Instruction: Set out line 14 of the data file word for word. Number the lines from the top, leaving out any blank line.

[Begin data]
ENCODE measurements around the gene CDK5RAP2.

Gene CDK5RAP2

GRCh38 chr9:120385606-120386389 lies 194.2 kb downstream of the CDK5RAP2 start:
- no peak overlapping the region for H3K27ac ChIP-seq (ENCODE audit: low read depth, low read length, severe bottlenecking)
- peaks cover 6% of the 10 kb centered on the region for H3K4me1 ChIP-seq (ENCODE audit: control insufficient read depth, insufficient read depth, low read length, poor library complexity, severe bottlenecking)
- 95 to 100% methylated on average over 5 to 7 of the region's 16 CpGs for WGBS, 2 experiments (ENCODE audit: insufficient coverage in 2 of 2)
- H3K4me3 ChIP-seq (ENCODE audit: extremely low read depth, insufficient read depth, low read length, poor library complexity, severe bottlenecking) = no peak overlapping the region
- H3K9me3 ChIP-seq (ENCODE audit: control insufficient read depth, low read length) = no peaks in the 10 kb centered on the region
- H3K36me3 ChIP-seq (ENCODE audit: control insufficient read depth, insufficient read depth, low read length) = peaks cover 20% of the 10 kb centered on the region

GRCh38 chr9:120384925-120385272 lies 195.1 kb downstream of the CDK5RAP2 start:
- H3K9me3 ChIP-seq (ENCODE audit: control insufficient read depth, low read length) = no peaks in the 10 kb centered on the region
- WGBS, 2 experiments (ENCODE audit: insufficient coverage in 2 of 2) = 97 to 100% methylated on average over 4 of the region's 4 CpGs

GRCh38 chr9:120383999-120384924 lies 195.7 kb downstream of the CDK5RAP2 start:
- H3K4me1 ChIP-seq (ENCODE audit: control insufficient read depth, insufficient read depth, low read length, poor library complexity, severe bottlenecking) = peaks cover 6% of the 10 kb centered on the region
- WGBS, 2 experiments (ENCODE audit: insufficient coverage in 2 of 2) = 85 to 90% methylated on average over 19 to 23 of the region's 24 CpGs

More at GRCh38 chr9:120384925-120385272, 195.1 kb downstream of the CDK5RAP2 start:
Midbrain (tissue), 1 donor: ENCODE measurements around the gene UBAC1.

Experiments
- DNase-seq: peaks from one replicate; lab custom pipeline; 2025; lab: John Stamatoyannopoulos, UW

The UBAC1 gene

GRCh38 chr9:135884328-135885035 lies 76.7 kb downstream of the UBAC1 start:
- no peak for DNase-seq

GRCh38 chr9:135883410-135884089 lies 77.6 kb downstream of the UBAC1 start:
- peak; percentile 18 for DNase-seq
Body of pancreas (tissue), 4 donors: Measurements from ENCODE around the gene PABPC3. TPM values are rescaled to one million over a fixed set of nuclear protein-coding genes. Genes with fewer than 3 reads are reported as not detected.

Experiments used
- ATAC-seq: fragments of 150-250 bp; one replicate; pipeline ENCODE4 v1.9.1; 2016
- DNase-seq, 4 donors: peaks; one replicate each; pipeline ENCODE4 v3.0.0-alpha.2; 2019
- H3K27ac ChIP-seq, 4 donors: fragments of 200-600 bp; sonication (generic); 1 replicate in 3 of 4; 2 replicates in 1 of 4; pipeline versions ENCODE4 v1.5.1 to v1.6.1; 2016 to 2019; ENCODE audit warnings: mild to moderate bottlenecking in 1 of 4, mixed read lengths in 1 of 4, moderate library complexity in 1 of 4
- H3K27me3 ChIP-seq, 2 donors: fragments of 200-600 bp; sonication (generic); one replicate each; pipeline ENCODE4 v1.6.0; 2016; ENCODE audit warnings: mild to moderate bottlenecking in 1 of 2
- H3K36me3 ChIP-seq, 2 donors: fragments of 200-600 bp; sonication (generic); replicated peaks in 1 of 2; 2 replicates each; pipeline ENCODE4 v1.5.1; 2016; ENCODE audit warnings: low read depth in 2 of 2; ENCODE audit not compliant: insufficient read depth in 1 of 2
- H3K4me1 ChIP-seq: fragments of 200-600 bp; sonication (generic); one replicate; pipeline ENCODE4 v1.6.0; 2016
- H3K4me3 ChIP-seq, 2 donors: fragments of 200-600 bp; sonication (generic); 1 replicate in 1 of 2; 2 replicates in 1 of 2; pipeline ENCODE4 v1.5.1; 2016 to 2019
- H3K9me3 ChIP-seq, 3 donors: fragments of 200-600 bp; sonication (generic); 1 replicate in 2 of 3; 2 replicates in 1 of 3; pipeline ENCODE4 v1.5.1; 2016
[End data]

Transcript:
- H3K4me1 ChIP-seq (ENCODE audit: control insufficient read depth, insufficient read depth, low read length, poor library complexity, severe bottlenecking) = peaks cover 6% of the 10 kb centered on the region